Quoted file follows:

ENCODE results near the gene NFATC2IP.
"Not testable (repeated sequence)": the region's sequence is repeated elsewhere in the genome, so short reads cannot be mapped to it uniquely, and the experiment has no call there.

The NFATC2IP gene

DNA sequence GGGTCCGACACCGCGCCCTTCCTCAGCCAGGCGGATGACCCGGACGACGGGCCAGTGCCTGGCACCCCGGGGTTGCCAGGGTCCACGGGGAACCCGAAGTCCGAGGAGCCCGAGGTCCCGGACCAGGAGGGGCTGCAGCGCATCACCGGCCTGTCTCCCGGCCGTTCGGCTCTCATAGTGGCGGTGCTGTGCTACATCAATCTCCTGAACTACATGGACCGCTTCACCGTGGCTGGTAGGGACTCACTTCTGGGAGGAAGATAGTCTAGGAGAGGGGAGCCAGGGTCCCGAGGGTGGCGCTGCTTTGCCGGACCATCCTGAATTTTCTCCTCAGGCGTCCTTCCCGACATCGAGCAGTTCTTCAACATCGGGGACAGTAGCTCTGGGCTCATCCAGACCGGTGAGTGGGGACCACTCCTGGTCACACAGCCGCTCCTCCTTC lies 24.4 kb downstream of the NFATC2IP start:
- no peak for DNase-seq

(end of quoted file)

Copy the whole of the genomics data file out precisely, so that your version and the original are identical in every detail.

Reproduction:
ENCODE results near the gene NFATC2IP.
"Not testable (repeated sequence)": the region's sequence is repeated elsewhere in the genome, so short reads cannot be mapped to it uniquely, and the experiment has no call there.

The NFATC2IP gene

DNA sequence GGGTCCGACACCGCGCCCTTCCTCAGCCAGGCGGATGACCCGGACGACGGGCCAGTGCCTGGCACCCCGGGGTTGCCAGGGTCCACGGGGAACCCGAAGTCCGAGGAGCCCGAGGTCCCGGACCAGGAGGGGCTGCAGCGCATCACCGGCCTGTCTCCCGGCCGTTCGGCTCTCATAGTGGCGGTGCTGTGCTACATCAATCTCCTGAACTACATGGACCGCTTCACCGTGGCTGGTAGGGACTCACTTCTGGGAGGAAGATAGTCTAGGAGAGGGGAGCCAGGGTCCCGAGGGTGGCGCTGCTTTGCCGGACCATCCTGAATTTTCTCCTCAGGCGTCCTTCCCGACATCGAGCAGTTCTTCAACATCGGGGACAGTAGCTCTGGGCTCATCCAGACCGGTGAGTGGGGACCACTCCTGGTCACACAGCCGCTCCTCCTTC lies 24.4 kb downstream of the NFATC2IP start:
- no peak for DNase-seq